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Tim Holt

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  1. To be clear, it's not at all appropriate for the kinds of sculpted details I'm seeing here, but for really basic stuff (like jigs and non-ship parts), I use Tinkercad. It's a simple free, web based system for solids modeling that Autodesk has.
  2. Here's what I ended up creating. I'll start with how it looks completed... I went with corner posts, as well as horizontal siding, but deviated in a rather modern direction for the actual internal framing. I ended up 3D printing an inner plastic form that holds it all together. The form has cutouts on the corner for the posts, as well as cutouts on top to hold bent roof rafters. Siding is just glued directly to the plastic of the form. Originally I considered using it as a jig for the framing, but realized it did a really good job of maki
  3. Tonight's post is about building the little aft companionway. Continuing the spirit of using this model as a bit of an experiment, I tried out a new approach to building it. I didn't much want to just glue together the ill-fitting pieces of plywood and cover them with thin strips. I wanted something a bit more "real" looking that had a sense of how it was actually framed or constructed. Originally, I tried actually building a frame for the main structure using 1/8" square stock, but found it very hard to both ensure everything was correctly aligned, but also make sure
  4. Thanks all. This build is definitely one for experimentation and exploration. I came up with a pretty decent approach to building the the companionway that I’m going to add to my build long before long. A hint of it at Just need to finish that top sliding section.
  5. Too late! Most all the Dover Press books now, Longridges Anatomy of Nelson’s Ships on the way. Very tempted by the Anscherl TFFM series.
  6. Trust me I got it bad already So many things on this kit are cheaply fake it’s driving me nuts. And at the same time I look at the faked shape of things and think, “OK but why is it shaped like that? What is the underlying structure that makes it in that form?” But it’s a good learning opportunity and a good chance to make mistakes. Longer term I want to scratch build something. I have a huge personal stash of Alaskan Yellow Cedar, plus access to both a laser cutter as well as bench top milling machine to do some precise shaping.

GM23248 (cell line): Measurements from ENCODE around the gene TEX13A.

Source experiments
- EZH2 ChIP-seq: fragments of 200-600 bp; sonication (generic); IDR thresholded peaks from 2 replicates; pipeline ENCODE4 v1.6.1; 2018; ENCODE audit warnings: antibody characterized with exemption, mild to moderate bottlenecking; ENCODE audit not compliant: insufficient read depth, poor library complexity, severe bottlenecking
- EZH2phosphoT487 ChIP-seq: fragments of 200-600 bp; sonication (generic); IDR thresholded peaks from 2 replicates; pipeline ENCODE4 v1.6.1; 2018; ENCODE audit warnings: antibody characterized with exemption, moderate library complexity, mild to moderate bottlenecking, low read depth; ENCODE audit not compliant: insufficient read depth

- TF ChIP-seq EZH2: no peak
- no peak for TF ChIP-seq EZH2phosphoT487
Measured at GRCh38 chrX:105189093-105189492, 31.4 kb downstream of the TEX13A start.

7. Ah sorry for the Swift confusion. It’s the AL Swift 1805 - the little cheap kit. See And I can see when I get back to my computer (on phone now) I’ve got some good reading and references. Thanks for that!
  8. I'd imagine that a companionway might be framed something like this for example. The beams may be a bit too oversized, but it gets the idea across. But then I'm just making this up so any insights of how this might actually be done would be useful.
  9. On my meager AL Swift 1805 build, I'd like to build the cabin up with more traditional framing rather than just pieces of ply with thin wood glued on. The instructions show basic vertical orientation of the siding, as well as no visible corner post. For the real thing, it seems there would be some framing inside to give it overall structure, and at least on most all land structures, siding is oriented horizontally rather than vertically. Here are some quick sketches of how I imagine the real thing might be constructed, where... A is as the kit essentially says
  10. Update for the last few days. First up, I redid that hatch coaming I'd done before. My joints were rather gaping and so I rebuilt with lapped and stacked 1/8" square mahogany. Gluing up... Then on the deck... Just a dry fit right now, and it needs a bit of chamfering and such to finish it up. You can also see the coaming base in place for the rear cabin. Probably going to just frame and build one up from smaller square stock for corner post, then planking for siding. I also got the top rail on as you can see. All stain
  11. Thanks Chuck. I'd not thought of the laser cutter bed size, but that also makes sense. I've got access to a Glowforge at work (~20" bed width), but as you point out, scale lengths is also a consideration.
  12. I've got a sizeable piece of Alaskan Yellow Cedar - about 8" x 10" and maybe 10 feet long. It's rough sawn. I've contemplated cutting it up into shorter lengths and then into usable wood for future projects, but not sure about what size, or whether I should even bother until I have a specific need. I could cut and mill it down into say 4" x 4" blanks for later cutting into thinner/narrower pieces, but then I'm not sure about what length to cut. Syren Ship Model Company sells pre-cut pieces, mostly only 14" long, and I'm not sure if 14" is because all they had were short pieces
  13. In the previous comment, I mentioned using some mystery wood from my father's old instrument making days. I've got quite a bit of interesting wood from this, including pieces of mahogany, ebony, maple, and actually quite a bit of Alaskan Yellow Cedar (8" x 10" x 10' single piece), plus a lot of Port Orford Cedar. At some point I'd like to mill up some of the AYC with an eye towards using it for a model some day, but not until I a) work on some basic skills, and b) have a really clear project for it.
  14. Bunch of random things this weekend. Bulwarks, masts, transom supports, hatch cover, plus some 3D printing and laser cutting of parts. Let's start with making the top rail for the bulwarks. I have a bunch of odd and interesting instrument wood from my father, who used to make instruments. I decided to make the top rail out of some interesting dark wood I have as it's already cut thin for instrument sides. Rather than use the plan for the curvature, I actually traced the edges of the plywood bulwarks with a pencil, then used a knife to cut them out. Here's a shot wh
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